Spice was officially crowned Queen of Dancehall at Reggae Sumfest ahead of her sophomore album, Emancipated.
Reggae Sumfest has a special place in dancehall history as it has often offered a stage to upcoming artists and is responsible for many history-making moments over the course of Jamaica’s rich music history.
Known as the largest music festival in Jamaica and the Caribbean and the Greatest Reggae show on earth, the event began in 1993 and has etched its mark in history when it comes to music and entertainment.
The festival returned on July 22 and 23 of this year. While it did not maintain the usual format of Dancehall night on Night One and Reggae Night on night two, it still had several history-making moments as it paid tribute to dancehall heavy-hitter and icon Dave Kelly and artiste Spice, who was officially crowned “Queen of the Dancehall.”
After Spice wrapped up her energetic performance that left fans raving, Reggae Sumfest gave Spice her flowers for her two-decade career contributions to dancehall music and helping to raise Jamaica’s profile worldwide.
On Friday night, Sumfest host Miss Kitty commended Spice for her commitment to her craft and overcoming obstacles in her life before surprising her with the crowning moment.
“As a Queen of stage and Queen of Dancehall, we are here to crown you tonight,” Miss Kitty said as Downsound Entertainment Ceo Joe Bogdanovich came out with a silver crystal crown to bestow on Spice.
While basking in the praise, Spice reacted with surprise and, in her usual hilarious mode, interrupted the CEO as she asked to put her shoes on because she wanted proper photos to be taken.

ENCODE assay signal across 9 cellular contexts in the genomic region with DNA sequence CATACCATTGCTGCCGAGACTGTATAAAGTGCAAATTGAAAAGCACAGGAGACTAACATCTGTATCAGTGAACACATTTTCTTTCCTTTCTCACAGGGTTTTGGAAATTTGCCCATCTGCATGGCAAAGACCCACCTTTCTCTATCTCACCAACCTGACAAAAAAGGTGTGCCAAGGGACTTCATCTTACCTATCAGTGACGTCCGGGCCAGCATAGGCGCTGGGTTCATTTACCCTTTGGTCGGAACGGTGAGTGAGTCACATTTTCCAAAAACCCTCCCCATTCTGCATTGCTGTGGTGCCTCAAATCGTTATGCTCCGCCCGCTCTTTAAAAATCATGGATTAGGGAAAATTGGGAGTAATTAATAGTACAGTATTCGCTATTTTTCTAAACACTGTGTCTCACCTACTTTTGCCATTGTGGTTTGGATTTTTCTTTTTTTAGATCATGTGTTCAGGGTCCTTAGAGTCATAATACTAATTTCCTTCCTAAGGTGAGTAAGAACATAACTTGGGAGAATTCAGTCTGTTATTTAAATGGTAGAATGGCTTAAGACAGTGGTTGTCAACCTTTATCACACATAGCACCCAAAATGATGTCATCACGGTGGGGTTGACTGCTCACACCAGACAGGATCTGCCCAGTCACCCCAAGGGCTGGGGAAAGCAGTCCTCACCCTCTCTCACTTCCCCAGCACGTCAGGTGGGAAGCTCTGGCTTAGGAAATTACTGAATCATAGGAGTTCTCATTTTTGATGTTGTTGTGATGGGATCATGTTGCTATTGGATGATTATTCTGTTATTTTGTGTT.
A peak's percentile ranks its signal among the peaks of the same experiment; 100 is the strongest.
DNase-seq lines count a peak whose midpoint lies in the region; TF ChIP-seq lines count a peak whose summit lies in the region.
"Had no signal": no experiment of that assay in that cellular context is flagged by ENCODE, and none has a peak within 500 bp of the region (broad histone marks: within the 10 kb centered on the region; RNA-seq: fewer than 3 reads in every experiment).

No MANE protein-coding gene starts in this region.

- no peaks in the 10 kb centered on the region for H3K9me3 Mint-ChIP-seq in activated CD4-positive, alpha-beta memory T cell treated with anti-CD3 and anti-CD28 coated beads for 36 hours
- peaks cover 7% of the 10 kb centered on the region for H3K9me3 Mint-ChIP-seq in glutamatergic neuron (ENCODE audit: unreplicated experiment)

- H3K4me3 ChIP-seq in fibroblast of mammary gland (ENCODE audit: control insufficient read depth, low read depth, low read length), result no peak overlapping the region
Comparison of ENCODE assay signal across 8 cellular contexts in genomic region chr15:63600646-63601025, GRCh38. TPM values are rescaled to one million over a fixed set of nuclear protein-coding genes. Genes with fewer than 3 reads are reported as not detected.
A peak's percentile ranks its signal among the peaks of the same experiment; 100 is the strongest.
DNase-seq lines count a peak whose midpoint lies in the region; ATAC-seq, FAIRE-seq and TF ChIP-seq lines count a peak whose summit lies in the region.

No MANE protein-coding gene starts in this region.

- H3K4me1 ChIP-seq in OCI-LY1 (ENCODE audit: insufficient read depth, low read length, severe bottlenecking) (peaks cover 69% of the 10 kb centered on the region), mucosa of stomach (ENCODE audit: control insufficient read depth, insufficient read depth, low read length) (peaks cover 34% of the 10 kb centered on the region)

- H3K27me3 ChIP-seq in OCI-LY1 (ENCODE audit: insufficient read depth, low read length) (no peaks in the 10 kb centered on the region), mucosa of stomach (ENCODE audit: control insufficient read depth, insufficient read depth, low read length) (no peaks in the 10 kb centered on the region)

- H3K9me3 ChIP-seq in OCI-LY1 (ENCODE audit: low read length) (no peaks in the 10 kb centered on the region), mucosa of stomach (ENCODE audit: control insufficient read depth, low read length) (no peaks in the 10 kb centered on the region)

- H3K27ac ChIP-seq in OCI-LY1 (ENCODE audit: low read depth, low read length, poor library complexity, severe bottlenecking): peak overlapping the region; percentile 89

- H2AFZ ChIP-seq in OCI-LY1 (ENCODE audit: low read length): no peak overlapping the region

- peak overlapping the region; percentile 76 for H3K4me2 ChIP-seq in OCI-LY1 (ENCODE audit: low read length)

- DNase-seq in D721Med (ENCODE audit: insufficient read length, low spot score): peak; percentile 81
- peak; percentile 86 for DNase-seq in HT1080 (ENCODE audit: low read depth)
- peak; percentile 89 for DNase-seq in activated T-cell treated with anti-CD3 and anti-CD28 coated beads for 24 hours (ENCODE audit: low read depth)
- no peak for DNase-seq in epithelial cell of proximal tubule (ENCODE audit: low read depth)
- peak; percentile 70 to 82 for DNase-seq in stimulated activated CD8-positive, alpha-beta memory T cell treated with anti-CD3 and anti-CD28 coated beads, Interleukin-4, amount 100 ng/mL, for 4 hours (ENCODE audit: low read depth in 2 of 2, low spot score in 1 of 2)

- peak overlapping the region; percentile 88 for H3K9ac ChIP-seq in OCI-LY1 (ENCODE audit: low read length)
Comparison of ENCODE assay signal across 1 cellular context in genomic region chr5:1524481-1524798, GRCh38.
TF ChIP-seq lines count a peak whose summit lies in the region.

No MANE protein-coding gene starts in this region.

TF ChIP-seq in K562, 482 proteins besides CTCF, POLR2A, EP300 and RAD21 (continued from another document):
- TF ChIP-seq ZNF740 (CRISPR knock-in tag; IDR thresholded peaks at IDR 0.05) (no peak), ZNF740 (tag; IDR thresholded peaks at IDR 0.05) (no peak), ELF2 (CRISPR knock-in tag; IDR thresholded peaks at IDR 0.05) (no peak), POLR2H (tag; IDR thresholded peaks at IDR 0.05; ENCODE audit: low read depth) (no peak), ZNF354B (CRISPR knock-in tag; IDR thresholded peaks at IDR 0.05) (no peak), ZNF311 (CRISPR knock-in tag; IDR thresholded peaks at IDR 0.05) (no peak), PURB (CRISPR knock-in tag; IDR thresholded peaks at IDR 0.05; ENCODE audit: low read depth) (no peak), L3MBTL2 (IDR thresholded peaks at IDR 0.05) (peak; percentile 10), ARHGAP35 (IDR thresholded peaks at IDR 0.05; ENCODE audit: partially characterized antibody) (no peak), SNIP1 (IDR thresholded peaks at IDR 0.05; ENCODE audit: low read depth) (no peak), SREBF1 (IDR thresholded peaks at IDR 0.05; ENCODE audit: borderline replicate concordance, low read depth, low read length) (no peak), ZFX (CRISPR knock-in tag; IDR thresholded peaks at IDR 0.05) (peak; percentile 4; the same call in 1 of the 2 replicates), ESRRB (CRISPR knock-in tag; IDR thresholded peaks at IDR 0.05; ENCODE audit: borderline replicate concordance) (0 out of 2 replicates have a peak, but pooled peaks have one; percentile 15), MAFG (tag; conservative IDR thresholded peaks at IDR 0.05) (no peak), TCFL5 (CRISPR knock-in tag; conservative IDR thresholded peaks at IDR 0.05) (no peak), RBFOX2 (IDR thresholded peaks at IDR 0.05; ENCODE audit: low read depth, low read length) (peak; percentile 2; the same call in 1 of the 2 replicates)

“Weh me boot deh,” Spice asked as fans reacted with laughter at her personality and ability to leave fans entertained.
Minutes later, Spice was crowned with the diamond-encrusted tiara by Bogdanovich.
Spice is immediately embraced by her handsome son Nicholas Lall Jr. as he rushes on stage to share his delight at his mother being recognized.
The Queen of Dancehall title has long been in contention as Lady Saw, now known as Marion Hall, previously held the title.
Hall has, however, turned to gospel music, and Spice, who has maintained the style of music that is original to the genre, has often been named as Hall’s replacement.
However, Hall has appeared bitter about Spice seemingly replacing her even though fans still appreciate the music she created, which will no doubt live on.
Saw was first crowned Queen of Dancehall in 2012.
“How many years has it been since Marion Hall was here?” Bogdanovich said after crowning Spice. “How long ago was that? You (Spice) have been on this journey for so long to get to where you have been. Good luck to everybody else. Congratulations!” the CEO said.
Spice continued her performance as she closed out with “Needle Eye.”
Spice working on sophomore album Emancipated
Despite being in the business for two decades, she recently released her debut album ‘10’ and received a Grammy nomination for Best Reggae Album and a nomination for the track “Go Down Deh” featuring Shaggy and Sean Paul.
Spice also made the big announcement that just a year after her first album was released, she is dropping her sophomore album Emancipated on August 19.
Over the course of her career, Spice is respected for her fearless attitude, not only for her music which goes against the status quo due to its raunchy content but also for her outspokenness when it comes to social issues, whether in music or commentary.